Google’s Mobility Report shows how South Africans are responding to COVID-19 lockdown

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Most countries across the globe impacted by the COVID-19 pandemic have instituted some sort of lockdown. South Africa for example is currently on day eight of its 21 day lockdown, but still some citizens are not adhering to the regulations that government has put in place.

To gain a better idea of which country is adhering to lockdown regulations, and which are not, Google recently revealed its new Mobility Report tool. It’s a platform that takes Google Maps aggregated and anonymised data to create graphs showing user movement in specific public areas compared to a median.

You can search for a Mobility Report on 131 countries currently, including South Africa, with the latest report (PDF) accurate as of 29th March.

For those concerned about how this data is being used, Google says no identifiable information is being shared.

“We calculate these insights based on data from users who have opted-in to Location History for their Google Account, so the data represents a sample of our users,” the firm notes.

“These reports were developed to be helpful while adhering to our stringent privacy protocols and protecting people’s privacy. No personally identifiable information, like an individual’s location, contacts or movement, is made available at any point,” it adds.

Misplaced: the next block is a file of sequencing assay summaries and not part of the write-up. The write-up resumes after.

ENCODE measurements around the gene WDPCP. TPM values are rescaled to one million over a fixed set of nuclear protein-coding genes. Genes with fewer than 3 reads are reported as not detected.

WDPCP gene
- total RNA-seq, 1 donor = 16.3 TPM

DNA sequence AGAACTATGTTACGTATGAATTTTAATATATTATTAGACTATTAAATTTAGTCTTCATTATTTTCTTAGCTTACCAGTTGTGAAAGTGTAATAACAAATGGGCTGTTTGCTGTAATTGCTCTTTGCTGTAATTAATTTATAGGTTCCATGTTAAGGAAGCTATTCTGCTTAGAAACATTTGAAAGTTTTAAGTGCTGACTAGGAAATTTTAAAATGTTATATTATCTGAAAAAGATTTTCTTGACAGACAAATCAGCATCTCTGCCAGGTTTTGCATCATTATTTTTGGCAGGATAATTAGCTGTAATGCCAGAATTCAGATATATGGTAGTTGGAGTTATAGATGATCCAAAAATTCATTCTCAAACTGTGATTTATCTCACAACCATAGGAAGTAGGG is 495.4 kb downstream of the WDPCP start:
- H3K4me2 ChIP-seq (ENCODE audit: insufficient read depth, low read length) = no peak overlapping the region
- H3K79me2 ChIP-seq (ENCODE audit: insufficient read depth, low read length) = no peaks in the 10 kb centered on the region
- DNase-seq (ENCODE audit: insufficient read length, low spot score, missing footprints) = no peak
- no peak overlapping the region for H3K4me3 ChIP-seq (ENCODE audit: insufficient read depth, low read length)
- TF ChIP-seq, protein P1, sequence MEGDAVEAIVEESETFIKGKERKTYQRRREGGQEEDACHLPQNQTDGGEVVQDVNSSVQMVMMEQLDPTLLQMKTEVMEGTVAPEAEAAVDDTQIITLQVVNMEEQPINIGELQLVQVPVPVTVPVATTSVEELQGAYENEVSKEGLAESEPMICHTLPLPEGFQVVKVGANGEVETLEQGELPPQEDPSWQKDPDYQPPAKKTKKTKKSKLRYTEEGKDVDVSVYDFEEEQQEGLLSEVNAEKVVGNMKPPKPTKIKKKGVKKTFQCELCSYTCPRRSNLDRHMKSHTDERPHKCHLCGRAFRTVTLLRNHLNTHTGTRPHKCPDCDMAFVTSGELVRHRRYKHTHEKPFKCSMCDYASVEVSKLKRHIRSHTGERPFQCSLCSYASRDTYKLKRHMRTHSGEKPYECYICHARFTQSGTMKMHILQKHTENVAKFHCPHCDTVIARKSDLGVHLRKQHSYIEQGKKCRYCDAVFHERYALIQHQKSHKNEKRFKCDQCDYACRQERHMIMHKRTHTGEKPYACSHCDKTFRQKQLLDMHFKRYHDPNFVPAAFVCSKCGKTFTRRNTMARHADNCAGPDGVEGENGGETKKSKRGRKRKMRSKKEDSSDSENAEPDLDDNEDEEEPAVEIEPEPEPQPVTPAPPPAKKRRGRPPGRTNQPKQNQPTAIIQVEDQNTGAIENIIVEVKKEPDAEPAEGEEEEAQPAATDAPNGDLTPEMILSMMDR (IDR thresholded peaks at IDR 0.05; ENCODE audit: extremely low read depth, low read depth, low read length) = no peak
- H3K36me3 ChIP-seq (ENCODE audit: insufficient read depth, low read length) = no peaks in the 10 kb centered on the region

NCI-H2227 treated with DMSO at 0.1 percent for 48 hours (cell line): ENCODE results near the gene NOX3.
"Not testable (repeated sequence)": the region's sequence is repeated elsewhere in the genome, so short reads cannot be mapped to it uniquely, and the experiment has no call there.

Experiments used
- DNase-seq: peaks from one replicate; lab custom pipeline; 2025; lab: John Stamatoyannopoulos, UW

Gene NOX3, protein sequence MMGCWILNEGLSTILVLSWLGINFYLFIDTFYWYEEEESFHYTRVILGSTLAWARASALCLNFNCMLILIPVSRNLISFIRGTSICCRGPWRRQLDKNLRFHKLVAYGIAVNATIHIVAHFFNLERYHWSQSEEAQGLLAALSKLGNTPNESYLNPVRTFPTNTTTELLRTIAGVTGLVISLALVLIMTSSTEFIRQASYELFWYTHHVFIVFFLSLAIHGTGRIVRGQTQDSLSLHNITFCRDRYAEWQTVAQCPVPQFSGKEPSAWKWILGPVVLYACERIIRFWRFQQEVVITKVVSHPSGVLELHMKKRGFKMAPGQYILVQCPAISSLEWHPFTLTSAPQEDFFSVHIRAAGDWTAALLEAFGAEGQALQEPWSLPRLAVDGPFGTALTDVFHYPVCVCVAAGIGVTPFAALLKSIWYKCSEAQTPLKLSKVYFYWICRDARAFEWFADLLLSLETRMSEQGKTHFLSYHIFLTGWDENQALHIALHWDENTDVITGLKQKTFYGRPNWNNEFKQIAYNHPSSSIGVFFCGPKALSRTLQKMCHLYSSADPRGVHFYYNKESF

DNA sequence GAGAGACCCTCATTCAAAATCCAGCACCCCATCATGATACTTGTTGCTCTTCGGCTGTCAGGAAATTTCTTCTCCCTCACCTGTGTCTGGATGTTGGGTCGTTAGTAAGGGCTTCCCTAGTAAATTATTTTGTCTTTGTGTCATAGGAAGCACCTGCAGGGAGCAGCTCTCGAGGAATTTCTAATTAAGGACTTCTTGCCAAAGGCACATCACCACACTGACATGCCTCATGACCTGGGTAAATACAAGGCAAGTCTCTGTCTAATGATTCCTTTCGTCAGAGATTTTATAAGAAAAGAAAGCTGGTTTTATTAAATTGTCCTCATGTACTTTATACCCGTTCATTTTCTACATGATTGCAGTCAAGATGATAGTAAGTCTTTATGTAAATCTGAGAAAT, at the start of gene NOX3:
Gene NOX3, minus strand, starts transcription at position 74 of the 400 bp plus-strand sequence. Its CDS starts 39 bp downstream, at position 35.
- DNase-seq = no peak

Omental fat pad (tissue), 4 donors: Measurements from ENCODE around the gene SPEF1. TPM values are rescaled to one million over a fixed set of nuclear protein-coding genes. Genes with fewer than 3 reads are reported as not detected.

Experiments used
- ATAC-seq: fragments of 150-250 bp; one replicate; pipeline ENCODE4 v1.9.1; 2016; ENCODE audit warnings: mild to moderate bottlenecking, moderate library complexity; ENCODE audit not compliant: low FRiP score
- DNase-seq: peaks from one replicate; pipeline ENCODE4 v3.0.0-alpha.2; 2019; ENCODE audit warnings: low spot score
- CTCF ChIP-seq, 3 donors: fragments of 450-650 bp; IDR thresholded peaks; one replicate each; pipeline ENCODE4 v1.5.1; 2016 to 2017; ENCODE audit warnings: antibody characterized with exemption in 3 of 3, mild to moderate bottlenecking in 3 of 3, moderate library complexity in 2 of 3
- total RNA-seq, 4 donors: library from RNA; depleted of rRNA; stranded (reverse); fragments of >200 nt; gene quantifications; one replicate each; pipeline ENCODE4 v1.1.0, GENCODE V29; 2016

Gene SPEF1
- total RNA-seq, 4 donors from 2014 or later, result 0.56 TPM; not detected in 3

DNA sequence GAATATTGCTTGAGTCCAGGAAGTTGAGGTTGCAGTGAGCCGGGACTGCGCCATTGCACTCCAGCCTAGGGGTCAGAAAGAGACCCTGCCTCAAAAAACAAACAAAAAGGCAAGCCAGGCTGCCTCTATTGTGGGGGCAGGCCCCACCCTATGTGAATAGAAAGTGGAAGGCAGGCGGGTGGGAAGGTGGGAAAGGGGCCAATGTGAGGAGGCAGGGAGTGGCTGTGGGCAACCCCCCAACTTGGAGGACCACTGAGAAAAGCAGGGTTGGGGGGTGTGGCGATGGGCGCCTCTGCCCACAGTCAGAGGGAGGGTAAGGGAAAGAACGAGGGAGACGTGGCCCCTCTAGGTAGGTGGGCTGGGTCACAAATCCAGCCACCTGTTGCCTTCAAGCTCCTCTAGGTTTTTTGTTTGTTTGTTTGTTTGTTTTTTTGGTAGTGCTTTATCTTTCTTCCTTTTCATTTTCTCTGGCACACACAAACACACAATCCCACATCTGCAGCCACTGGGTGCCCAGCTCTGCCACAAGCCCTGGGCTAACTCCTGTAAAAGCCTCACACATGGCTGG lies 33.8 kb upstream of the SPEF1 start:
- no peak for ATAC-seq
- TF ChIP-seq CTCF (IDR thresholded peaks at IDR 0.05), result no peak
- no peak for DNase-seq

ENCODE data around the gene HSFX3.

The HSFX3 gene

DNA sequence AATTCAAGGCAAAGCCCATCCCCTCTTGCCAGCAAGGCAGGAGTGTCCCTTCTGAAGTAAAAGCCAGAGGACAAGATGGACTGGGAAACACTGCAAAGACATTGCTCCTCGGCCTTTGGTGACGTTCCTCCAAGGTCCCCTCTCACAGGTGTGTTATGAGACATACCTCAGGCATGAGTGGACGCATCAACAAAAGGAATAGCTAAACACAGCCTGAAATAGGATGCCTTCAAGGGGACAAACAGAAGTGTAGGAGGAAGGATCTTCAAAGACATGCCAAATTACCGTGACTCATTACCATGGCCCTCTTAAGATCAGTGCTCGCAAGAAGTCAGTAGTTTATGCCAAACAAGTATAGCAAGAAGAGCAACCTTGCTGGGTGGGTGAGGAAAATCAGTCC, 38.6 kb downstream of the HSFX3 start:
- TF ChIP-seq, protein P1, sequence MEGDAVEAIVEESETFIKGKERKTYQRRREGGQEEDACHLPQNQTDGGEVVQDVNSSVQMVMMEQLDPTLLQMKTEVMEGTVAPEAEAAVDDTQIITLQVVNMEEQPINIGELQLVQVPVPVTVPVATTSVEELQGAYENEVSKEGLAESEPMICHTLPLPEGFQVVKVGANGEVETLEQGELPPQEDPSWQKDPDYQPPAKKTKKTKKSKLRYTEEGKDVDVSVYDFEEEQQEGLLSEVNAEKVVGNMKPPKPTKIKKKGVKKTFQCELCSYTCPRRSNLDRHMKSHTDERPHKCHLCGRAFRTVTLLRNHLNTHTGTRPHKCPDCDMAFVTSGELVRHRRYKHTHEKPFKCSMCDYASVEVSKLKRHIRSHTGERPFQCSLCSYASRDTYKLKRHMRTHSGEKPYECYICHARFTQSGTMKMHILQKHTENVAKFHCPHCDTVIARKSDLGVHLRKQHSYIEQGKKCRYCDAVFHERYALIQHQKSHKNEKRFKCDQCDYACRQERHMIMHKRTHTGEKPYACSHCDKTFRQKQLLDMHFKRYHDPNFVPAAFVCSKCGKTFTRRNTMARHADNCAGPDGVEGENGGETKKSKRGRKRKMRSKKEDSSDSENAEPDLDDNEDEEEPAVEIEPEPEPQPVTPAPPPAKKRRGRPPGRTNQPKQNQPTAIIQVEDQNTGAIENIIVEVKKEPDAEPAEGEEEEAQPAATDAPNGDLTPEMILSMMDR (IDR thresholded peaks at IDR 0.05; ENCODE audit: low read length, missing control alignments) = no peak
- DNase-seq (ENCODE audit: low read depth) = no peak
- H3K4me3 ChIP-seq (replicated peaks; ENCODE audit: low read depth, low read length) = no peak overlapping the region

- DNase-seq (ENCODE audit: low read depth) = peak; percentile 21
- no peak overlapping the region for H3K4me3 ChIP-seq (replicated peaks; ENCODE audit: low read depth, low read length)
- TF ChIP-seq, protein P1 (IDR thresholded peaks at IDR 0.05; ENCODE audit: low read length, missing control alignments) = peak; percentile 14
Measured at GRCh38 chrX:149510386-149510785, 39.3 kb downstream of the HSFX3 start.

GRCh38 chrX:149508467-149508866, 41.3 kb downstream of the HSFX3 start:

As for the aforementioned, this was taken from data over a five-week period. Specifically 3rd January to 6th February this year, with it taking two to three days to generate these reports.

Looking at the 29th March report, retail and transit stations have seen the largest decline, with 79 percent and 80 percent less user interaction respectively. Grocery and pharmacy has declined 60 percent, however, which makes sense given the fact that government has allowed travel for essential items like food and medication.

Interestingly, workplaces has only seen a 49 percent drop. Unfortunately we cannot drill deeper into these statistics, so it remains to be seen how large of a portion non-essential workers make of the other 51 percent.

Unsurprisingly, the household has seen a 24 percent increase, although given the national lockdown, we expected this number to be higher. As such it points to the fact that not as many people are staying within the confines of their homes as outlined by government’s regulations.

The Mobility Report makes for interesting reading, and we’re intrigued to see how the number have changed by next week.

You can check out South Africa’s Mobility Report, or those from 130 other countries, here.

[Image – Photo by Jacques Nel on Unsplash]

Robin-Leigh Chetty

Robin-Leigh Chetty

Editor of Hypertext. Covers smartphones, IoT, 5G, cloud computing and a few things in between. Also a keen photographer and dabbles in console games when not taking the hatchet to stories.